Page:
• Brad Brune

    Ken….Ken….Ken…..
    I fear you protest too much, AND miss the whole point of my little story. I wasn’t questioning your prowess as a photographer or your ability to concentrate under pressure. I am one of your biggest fans.

    My point is – the difference is the SITUATION and the performers EXPECTATIONS!! If there had been complete quiet and hush in Busch Stadium…. and I goosed you at the worst possible moment…..YOU WOULD HAVE BLOWN THAT SHOT TOO!

    Sam Snead (jerk though he may be) had a great deal of pressure on him at that specific moment, PLUS he had the expectation of quiet – as that is the TRADITION in the great sport of fine gentlemen the world over.

    As for your defense of “the picture was the proof!” Ken…. we’ve all heard those fancy-smancy cameras you big time journalist use. They don’t simply say “click”. They say, “CLICKITY CLICKITY CLICK!!!!” So when did your shutter actually open and close during Sam’s 100+mph swing?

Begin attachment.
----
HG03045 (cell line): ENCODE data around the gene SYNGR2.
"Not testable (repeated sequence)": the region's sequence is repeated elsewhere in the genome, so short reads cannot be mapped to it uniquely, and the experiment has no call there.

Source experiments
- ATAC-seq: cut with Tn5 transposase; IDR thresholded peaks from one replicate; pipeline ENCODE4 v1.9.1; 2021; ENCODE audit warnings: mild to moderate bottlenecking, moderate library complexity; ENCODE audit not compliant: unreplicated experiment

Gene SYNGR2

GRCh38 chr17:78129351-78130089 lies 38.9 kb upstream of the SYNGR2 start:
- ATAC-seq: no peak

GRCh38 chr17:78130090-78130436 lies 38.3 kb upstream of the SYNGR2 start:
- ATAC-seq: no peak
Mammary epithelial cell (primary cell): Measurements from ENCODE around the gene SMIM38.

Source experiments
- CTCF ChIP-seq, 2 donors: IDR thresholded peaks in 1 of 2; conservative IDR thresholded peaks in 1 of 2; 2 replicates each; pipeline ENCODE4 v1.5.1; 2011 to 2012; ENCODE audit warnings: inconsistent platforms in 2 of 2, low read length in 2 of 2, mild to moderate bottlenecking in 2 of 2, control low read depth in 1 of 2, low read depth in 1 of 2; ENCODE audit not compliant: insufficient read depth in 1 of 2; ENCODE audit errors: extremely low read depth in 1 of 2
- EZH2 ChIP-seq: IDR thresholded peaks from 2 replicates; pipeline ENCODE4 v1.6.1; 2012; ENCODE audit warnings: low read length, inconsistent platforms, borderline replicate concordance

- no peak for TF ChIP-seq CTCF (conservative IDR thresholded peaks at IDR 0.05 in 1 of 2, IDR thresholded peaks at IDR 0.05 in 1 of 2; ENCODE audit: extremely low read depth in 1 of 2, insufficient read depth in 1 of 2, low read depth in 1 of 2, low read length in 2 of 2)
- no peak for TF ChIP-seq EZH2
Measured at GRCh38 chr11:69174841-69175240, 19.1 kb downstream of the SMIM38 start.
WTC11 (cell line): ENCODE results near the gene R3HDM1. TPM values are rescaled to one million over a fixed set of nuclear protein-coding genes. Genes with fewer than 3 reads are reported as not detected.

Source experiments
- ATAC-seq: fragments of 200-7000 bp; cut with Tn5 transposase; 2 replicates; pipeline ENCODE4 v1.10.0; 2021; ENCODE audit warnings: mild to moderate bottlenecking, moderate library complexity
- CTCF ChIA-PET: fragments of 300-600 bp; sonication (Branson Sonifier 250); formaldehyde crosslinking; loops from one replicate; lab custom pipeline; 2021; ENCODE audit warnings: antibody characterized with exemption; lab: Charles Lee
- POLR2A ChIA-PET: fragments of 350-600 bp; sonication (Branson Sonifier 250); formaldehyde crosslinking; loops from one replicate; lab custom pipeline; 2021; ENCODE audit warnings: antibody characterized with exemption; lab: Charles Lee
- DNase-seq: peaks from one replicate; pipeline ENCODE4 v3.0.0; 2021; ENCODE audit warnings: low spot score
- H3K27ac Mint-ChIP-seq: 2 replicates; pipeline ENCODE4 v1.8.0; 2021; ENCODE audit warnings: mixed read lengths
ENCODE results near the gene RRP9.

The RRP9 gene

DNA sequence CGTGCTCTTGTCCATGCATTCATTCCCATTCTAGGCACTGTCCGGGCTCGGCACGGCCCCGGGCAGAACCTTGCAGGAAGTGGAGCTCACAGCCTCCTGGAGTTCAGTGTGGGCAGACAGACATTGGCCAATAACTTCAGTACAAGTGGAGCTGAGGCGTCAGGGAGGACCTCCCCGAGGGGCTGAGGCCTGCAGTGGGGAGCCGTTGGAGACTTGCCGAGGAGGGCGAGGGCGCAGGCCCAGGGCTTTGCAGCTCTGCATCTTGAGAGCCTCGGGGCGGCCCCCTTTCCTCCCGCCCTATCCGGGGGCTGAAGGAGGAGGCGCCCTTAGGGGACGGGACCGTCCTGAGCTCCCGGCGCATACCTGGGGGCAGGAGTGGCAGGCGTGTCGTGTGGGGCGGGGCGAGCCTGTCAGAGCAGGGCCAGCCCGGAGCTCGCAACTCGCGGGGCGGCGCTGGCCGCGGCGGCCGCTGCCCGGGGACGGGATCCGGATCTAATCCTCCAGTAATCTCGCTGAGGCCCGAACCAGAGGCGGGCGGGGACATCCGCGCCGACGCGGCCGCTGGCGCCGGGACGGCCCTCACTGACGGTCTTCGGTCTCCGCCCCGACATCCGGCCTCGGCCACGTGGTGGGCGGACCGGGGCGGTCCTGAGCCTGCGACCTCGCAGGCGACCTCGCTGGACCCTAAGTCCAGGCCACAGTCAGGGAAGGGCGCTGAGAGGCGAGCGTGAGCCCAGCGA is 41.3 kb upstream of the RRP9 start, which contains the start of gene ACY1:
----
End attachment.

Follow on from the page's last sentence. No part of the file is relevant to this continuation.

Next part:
Respectfully Yours,
    A humble golfer and fan

    PS: As for you Mr. Hopkins…. at least we have the good sense to wear our PLAID pants & wing tipped shoes on the golf course…. you, on the other hand, wear your “wife-beater undershirt, tie-died Bermuda shorts, black socks, and flip flops to Walmart, and strolling your grand-kids in the park. Do you really have any room to talk?

    • Brad,

      You’re going to make me go out to the air-conditioned shed where I store all my old film and clips to find that envelope of Snead film, aren’t you?

      I wasn’t a clickety-click kind of shooter.

      Guys who pushed the button and let the motor take over (we called that the spray and pray mode) invariably missed the peak shot.